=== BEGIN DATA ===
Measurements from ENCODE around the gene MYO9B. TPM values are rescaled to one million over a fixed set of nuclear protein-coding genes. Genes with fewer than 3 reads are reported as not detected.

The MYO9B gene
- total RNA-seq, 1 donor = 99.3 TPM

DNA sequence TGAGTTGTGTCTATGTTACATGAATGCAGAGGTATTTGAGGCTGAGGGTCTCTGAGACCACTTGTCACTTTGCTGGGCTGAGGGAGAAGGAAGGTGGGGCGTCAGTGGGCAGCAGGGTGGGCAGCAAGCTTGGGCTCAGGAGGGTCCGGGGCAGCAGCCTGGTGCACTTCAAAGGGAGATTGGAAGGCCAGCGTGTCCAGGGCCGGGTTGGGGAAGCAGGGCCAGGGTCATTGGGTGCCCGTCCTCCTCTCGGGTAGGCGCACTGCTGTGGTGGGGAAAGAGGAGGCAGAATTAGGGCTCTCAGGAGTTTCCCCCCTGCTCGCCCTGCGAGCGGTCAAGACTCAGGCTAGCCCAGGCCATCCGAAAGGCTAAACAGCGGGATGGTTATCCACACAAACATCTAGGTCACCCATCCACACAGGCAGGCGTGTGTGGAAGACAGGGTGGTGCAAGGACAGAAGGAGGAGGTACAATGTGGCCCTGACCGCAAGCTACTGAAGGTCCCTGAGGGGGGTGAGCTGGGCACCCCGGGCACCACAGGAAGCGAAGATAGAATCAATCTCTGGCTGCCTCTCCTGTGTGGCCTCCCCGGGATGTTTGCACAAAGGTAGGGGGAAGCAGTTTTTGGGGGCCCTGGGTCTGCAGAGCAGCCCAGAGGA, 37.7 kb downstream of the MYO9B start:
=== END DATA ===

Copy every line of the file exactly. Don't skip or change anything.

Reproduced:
Measurements from ENCODE around the gene MYO9B. TPM values are rescaled to one million over a fixed set of nuclear protein-coding genes. Genes with fewer than 3 reads are reported as not detected.

The MYO9B gene
- total RNA-seq, 1 donor = 99.3 TPM

DNA sequence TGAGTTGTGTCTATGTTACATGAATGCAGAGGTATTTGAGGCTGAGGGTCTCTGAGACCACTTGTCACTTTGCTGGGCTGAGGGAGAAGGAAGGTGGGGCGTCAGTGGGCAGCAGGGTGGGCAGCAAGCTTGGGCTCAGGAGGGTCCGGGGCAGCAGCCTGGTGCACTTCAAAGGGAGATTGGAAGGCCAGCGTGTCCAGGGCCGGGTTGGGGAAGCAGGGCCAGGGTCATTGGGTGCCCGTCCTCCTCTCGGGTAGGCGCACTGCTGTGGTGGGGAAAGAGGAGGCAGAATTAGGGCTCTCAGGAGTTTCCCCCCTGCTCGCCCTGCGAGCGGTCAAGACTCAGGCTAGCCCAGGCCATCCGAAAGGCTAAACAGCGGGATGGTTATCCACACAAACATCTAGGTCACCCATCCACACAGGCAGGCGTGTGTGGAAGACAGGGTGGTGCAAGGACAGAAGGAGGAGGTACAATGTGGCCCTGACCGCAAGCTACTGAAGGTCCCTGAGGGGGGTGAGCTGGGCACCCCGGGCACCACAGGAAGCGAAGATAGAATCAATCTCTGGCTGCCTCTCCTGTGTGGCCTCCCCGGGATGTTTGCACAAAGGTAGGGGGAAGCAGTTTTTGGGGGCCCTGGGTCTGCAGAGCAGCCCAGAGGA, 37.7 kb downstream of the MYO9B start: